By Norman E. Fultz
From a burning bush on Mt. Horeb at the backside of the desert where he was tending the sheep of his father-in-law, Moses was commissioned of God to return to Egypt and, in company with his brother Aaron, seek Pharaoh’s release of Israel. Pharaoh would harden his heart, affording the opportunity for great and convincing wonders to be performed. These wonders (better known to most as the ten plagues) would culminate in the death of Egypt’s first born ones; for the Lord considered Israel His first born, and He said, “Let my son go, that he may serve me: and if thou refuse to let him go, behold, I will slay thy son, even thy first born” (Ex. 4:23). The account of these wonders is found in Exodus seven through twelve. Finally, in anticipation of the last plague on Egypt, the Lord instructed Moses and Aaron regarding the “Lord’s Passover” and Israel’s release (read Ex. 12). In v. 42, the record says, “It is a night to be much observed unto the Lord for bringing them out from the land of Egypt: this is that night of the Lord to be observed of all the children of Israel in their generations.” In the future observances of this event, when the children would ask, “What mean ye by this service?”, they were to be taught its significance fully and clearly (cf. Ex. 12:26-27; 13:8, 14).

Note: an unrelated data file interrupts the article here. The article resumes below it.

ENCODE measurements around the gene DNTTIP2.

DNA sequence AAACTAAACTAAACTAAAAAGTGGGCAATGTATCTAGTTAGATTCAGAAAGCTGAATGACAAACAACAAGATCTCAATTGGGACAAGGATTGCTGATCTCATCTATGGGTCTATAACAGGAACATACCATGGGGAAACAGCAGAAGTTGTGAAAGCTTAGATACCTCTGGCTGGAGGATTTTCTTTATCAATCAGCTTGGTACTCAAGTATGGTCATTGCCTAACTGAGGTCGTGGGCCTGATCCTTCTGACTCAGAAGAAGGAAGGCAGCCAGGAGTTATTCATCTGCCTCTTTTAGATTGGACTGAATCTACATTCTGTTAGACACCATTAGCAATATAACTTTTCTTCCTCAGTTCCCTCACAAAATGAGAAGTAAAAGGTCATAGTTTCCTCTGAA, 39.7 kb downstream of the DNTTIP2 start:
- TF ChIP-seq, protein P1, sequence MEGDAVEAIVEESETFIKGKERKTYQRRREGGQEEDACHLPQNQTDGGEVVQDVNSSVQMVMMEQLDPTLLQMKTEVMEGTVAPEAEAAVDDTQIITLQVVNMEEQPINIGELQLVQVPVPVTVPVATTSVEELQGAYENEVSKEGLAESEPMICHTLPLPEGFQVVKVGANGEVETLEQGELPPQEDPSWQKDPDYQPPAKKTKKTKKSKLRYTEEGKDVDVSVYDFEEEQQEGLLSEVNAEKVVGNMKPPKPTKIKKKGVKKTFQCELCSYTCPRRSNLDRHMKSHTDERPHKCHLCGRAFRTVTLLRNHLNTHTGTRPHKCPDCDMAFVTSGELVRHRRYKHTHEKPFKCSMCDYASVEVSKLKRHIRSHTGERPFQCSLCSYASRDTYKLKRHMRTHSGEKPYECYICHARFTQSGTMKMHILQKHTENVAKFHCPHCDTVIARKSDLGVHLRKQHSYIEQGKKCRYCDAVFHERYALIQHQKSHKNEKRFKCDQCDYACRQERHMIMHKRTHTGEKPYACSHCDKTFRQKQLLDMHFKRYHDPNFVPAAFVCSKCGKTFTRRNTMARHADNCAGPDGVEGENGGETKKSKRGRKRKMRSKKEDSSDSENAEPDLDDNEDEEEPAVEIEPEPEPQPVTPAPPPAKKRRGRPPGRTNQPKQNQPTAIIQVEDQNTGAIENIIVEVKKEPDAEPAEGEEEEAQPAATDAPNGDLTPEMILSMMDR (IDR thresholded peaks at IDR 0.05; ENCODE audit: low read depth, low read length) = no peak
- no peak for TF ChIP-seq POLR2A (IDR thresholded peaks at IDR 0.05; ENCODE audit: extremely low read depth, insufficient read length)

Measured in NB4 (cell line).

Israel’s Night To Be Much Observed
It is said to be “that night of the Lord . . . . ” What a marvelous display of God’s power against Egypt and of His grace toward Israel! He would triumph over Pharaoh’s callousness, and His wonders would be multiplied in the land of Egypt (11:9). It was to be observed by eating the Passover lamb.
To Be Observed By Whom?
Some were excluded–the stranger, foreigner, and hired servant; in fact, “no uncircumcised person shall eat .thereof” (Ex. 12:43-45, 48b). These would have lacked the knowledge of the event necessary to its meaningful observance. There would have been a lack of faith in its significance, and faith is the foundation of all acceptable service to God. And there would be a lack of personal interest. To Israel, it was a personal deliverance from many long years of bondage, but to the stranger it would mean nothing.